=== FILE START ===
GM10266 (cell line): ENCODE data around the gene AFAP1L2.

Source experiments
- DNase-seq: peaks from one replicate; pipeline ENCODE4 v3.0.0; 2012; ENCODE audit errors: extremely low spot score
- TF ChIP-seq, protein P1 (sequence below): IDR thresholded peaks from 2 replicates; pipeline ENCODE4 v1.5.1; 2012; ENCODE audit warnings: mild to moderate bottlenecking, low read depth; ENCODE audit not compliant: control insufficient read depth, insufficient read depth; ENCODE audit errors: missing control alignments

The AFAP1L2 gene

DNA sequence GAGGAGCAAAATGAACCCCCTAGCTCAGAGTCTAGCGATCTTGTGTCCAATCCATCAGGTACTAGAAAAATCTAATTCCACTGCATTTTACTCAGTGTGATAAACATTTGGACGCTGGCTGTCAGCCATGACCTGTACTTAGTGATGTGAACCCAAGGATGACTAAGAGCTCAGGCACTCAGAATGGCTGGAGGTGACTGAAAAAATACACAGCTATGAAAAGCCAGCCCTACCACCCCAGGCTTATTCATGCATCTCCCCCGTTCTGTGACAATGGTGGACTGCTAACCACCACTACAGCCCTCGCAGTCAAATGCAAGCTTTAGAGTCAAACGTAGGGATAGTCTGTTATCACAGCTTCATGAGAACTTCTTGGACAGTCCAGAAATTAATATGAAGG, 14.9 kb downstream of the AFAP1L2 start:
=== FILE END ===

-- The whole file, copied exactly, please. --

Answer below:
GM10266 (cell line): ENCODE data around the gene AFAP1L2.

Source experiments
- DNase-seq: peaks from one replicate; pipeline ENCODE4 v3.0.0; 2012; ENCODE audit errors: extremely low spot score
- TF ChIP-seq, protein P1 (sequence below): IDR thresholded peaks from 2 replicates; pipeline ENCODE4 v1.5.1; 2012; ENCODE audit warnings: mild to moderate bottlenecking, low read depth; ENCODE audit not compliant: control insufficient read depth, insufficient read depth; ENCODE audit errors: missing control alignments

The AFAP1L2 gene

DNA sequence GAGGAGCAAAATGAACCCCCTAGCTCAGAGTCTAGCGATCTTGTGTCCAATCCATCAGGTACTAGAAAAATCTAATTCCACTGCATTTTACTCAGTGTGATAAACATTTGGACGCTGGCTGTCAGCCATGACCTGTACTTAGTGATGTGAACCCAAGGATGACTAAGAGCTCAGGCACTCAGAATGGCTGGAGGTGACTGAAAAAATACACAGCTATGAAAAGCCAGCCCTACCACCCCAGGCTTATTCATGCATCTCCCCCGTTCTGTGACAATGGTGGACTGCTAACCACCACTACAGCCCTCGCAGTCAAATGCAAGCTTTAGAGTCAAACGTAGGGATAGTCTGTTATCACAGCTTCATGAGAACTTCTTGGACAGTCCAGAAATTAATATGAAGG, 14.9 kb downstream of the AFAP1L2 start: